So we have a group of order \(12\text{.}\) We are going to try to find a subgroup of order \(6\) and a subgroup of order \(2\) to form the internal direct product, and we will restrict our search initially to cyclic subgroups of order \(6\text{.}\) Sage has a method that will give the order of each of these elements, relative to multiplication, so let us examine those next.

We have many choices for generators of a cyclic subgroup of order \(6\) and for a cyclic subgroup of order \(2\text{.}\) Of course, some of the choices for a generator of the subgroup of order \(6\) will generate the same subgroup. Can you tell, just by counting, how many subgroups of order \(6\) there are? We are going to pick the first element of order \(6\text{,}\) and the last element of order \(2\text{,}\) for no particular reason. After your work through this once, we encourage you to try other choices to understand why some choices lead to an internal direct product and some do not. Notice that we choose the elements from the list `U` so that they are sure to be elements of `Z36` and behave properly when multiplied.

So `A` and `B` are two cyclic subgroups. Notice that their intersection is the identity element, one of our requirements for an internal direct product. So this is a good start.

`Z36` is an abelian group, thus the condition on all products commuting will hold, but we illustrate the Sage commands that will check this in a non-abelian situation.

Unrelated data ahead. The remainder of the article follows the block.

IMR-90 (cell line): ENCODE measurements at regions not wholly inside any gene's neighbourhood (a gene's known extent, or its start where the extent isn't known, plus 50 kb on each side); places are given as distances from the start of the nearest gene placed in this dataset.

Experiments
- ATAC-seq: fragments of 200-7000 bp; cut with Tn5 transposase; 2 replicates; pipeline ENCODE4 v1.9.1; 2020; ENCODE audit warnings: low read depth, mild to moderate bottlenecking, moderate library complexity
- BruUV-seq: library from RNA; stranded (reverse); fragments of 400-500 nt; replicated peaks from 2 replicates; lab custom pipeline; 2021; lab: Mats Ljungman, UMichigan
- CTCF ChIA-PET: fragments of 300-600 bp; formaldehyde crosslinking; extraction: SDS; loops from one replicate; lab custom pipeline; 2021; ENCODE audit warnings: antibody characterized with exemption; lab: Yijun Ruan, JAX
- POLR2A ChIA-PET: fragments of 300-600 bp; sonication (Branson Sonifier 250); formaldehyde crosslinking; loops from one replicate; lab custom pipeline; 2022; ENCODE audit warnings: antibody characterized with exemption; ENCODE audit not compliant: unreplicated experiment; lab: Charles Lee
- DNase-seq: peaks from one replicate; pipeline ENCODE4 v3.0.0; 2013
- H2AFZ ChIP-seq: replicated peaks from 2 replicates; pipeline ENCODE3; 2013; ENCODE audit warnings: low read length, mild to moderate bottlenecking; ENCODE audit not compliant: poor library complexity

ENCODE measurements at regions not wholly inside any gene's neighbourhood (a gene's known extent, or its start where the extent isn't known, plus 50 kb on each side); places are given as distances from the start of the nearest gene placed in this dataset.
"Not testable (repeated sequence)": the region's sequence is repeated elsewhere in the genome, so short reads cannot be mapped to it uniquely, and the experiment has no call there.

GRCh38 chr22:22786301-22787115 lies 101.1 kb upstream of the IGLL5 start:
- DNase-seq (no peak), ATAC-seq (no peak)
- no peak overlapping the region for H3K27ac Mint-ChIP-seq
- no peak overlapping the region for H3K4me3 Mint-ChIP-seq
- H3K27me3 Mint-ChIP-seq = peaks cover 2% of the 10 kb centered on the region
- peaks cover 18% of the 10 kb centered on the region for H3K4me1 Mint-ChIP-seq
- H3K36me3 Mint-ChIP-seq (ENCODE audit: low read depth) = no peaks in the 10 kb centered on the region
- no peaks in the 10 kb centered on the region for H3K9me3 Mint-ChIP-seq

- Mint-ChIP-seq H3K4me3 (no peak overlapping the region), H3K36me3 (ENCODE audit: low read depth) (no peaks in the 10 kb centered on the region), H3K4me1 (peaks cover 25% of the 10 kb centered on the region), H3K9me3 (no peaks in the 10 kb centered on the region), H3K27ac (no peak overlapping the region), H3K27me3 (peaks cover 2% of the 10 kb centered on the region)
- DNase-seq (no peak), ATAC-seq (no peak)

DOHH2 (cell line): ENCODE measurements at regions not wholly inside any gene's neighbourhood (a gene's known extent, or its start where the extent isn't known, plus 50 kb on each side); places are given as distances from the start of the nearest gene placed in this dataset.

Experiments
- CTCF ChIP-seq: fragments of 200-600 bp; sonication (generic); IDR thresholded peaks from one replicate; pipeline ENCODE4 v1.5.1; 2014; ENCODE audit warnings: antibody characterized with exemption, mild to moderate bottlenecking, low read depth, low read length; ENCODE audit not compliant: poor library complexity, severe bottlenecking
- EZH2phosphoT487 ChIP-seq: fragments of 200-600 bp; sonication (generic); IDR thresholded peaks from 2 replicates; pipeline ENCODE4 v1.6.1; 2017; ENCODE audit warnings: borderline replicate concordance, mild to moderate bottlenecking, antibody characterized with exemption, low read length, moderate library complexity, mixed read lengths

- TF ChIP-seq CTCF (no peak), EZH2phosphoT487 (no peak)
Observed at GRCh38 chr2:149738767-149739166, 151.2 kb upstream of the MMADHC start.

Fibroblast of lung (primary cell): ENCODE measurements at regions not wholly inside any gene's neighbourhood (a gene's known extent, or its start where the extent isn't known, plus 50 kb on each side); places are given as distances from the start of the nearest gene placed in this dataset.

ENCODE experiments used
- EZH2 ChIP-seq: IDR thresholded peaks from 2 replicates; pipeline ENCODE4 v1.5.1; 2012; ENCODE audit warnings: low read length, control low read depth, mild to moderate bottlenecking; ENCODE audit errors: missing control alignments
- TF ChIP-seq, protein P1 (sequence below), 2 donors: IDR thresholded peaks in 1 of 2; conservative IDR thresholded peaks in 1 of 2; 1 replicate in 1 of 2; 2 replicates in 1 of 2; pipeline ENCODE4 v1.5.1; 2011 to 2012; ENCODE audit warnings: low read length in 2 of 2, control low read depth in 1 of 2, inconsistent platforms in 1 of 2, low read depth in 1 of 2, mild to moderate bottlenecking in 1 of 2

Finally, we need to check that by forming products with elements from `A` and `B` we create the entire group. Sorting the resulting list will make a check easier for us visually, and is required if we want Sage to do the check.

That's it. We now condense all this information into the statement that “`U` is the internal direct product of `A` and `B`.” By Theorem 9.27, we see that `U` is isomorphic to a product of a cyclic group of order \(6\) and a cyclic group of order \(2\text{.}\) So in a very real sense, `U` is no more or less complicated than \({\mathbb Z}_6\times{\mathbb Z}_2\text{,}\) which is in turn isomorphic to \({\mathbb Z}_3\times{\mathbb Z}_2\times{\mathbb Z}_2\text{.}\) So we totally understand the “structure” of `U`. For example, we can see that `U` is not cyclic, since when written as a product of cyclic groups, the two orders are not relatively prime. The final expression of `U` suggests you could find three cyclic subgroups of `U`, with orders \(3\text{,}\) \(2\) and \(2\text{,}\) so that `U` is an internal direct product of the three subgroups.